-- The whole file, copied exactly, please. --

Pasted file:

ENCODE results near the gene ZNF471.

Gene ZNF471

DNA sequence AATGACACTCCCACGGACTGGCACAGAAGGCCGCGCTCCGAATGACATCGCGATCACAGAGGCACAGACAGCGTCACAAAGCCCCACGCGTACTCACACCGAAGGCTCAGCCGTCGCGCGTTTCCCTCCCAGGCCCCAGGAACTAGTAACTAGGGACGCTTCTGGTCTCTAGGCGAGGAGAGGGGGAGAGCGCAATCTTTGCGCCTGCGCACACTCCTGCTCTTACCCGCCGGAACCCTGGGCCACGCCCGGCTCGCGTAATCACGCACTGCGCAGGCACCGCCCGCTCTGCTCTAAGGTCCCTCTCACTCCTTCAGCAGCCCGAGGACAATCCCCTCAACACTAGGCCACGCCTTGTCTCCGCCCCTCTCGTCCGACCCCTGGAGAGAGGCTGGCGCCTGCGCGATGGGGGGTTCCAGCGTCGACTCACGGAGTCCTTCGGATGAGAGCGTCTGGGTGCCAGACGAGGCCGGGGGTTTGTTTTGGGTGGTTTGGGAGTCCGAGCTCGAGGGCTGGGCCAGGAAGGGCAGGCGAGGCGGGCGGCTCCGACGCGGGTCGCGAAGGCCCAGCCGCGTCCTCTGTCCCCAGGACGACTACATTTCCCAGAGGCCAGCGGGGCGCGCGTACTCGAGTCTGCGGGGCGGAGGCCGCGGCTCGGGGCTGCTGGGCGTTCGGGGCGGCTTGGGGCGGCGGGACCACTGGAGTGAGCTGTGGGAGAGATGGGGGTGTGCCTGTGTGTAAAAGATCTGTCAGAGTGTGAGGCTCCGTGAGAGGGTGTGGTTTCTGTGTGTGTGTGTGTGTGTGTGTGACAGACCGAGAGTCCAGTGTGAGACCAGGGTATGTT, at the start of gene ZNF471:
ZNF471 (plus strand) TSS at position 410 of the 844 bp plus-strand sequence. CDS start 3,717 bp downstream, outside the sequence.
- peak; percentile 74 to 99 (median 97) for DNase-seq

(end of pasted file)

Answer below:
ENCODE results near the gene ZNF471.

Gene ZNF471

DNA sequence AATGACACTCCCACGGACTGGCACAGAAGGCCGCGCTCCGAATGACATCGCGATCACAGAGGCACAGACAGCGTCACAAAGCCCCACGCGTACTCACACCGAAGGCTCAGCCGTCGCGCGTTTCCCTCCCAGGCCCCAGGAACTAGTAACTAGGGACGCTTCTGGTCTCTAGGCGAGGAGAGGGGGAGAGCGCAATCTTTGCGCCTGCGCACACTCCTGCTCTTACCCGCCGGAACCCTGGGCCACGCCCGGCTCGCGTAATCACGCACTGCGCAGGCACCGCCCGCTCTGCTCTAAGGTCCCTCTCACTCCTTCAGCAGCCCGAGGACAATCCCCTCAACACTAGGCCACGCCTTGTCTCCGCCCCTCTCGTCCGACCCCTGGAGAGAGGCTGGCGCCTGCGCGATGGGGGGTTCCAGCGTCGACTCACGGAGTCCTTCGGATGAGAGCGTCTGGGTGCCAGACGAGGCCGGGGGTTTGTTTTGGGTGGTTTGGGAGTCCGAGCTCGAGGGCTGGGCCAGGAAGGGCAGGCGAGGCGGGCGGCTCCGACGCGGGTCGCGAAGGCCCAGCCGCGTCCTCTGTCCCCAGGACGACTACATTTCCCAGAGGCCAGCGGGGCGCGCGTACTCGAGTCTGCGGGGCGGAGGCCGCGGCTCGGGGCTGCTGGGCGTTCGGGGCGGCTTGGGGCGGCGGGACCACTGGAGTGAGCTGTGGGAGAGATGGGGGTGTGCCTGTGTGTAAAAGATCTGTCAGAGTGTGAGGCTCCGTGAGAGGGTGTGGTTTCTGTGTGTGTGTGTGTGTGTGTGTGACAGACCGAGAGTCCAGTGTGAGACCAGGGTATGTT, at the start of gene ZNF471:
ZNF471 (plus strand) TSS at position 410 of the 844 bp plus-strand sequence. CDS start 3,717 bp downstream, outside the sequence.
- peak; percentile 74 to 99 (median 97) for DNase-seq